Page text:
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Terrorism Through the Eyes of Faith: A Gordon-Conwell Blog Series, Part 4

June 24, 2016

Terrorism Through the Eyes of Faith: A Gordon-Conwell Blog Series

By Dennis Hollinger, Ph.D.
President & Colman M. Mockler Distinguished Professor of Christian Ethics

Gordon-Conwell joins the global community in mourning and praying for the victims and families of the terrible tragedy that took place in Orlando on Sunday 6/12. The following is a seven-part series Courtesy of the C.S. Lewis Institute, www.cslewisinstitute.org, Knowing & Doing, Winter 2001.

Part 4 | Terrorism Through the Eyes of Faith: Justice, Not Revenge

 

Following the emotions of anger and fear, terrorism tends to breed an emotional response of revenge. This is a natural response, wanting to hit back, get even, and take out vengeance on the evildoers. Revenge is the innate desire to make the wrong right. It has roots in our created being. But as fallen creatures, that deep impulse becomes twisted, excessive and misguided. On the basis of emotional outrage, revenge often wants to strike back without principle or limitation. Largely originally triggered by the events of September 11, 2001, we’ve often heard the language of revenge in the form of contempt towards Muslims, Arabs, and people of middle-eastern descent. Even Arab Christians in the United States have had to fear for their lives. This is not helpful.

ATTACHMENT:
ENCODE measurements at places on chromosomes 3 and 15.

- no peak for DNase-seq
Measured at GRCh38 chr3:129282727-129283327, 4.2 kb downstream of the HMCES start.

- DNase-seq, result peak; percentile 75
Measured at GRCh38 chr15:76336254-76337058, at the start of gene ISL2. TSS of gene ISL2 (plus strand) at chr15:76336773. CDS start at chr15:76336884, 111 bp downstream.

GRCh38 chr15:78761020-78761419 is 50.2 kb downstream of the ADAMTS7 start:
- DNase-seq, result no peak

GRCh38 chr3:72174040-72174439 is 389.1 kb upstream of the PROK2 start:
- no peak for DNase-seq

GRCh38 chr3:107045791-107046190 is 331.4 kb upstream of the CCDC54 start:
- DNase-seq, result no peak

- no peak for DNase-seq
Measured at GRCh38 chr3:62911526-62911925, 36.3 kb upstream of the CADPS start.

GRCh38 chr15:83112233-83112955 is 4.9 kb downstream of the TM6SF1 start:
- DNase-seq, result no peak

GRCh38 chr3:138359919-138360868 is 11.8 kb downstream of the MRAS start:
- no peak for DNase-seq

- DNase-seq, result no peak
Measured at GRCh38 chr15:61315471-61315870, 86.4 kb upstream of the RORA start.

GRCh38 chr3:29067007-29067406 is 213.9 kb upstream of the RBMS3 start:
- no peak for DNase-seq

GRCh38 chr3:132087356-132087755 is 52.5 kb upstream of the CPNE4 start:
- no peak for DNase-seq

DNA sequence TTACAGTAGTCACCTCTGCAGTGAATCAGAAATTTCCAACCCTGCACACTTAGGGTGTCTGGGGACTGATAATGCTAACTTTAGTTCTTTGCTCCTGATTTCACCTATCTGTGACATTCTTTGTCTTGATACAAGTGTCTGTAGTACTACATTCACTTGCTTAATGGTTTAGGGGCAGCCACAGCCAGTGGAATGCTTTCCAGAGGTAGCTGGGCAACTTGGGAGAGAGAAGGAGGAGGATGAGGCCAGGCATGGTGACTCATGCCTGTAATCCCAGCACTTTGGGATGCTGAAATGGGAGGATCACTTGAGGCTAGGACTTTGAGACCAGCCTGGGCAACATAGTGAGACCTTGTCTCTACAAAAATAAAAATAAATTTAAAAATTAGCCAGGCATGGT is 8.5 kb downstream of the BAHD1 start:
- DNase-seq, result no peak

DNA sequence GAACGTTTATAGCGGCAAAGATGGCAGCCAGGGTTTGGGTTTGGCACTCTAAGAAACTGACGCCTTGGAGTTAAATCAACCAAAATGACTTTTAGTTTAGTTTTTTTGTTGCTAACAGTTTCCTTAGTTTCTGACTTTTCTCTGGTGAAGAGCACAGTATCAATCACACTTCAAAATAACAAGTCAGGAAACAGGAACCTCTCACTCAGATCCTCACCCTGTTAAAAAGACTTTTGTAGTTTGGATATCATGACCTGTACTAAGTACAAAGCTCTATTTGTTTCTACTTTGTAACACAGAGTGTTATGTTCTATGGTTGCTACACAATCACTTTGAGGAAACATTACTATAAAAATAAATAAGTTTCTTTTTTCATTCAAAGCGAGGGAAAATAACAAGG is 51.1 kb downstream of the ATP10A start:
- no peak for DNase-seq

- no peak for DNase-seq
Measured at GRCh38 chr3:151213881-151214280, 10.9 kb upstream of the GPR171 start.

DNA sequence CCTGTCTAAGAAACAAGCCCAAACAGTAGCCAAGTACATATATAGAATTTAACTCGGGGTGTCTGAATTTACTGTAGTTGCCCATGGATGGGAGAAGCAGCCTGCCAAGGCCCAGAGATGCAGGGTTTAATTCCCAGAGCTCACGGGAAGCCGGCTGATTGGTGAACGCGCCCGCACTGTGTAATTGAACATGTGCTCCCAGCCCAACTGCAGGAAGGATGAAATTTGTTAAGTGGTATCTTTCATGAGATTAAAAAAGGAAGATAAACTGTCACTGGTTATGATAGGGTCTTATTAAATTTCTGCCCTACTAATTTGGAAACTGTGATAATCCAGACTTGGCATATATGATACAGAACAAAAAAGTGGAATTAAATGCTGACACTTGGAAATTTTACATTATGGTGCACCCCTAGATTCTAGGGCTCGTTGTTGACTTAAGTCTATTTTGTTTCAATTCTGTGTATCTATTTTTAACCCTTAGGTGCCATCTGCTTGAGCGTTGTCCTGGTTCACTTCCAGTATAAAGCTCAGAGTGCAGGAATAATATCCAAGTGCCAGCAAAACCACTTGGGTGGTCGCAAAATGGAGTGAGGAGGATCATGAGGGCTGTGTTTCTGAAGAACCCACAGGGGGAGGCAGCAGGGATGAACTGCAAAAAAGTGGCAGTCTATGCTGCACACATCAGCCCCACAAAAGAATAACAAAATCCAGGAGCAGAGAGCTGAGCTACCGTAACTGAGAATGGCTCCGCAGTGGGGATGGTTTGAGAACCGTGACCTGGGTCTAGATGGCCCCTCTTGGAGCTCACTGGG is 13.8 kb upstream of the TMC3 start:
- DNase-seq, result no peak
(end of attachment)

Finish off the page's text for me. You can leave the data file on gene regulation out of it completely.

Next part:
Alternatively, it would be more helpful to replace revenge with a need for justice. Even as Christians are called to a spirit of forgiveness that ultimately seeks restoration, it is appropriate that life in a fallen world calls for justice. A voice for justice in a world that seeks unrestrained vengeance is a voice for fairness, not just emotional outrage. Justice seeks to limit our passions and feelings and respond from principle and wisdom rather than just internal sentiments. Justice does not belong in personal hands and should be supported by evidence. The blindfold on “lady justice” has often symbolized the importance of ensuring that justice, not revenge, is our response to evil.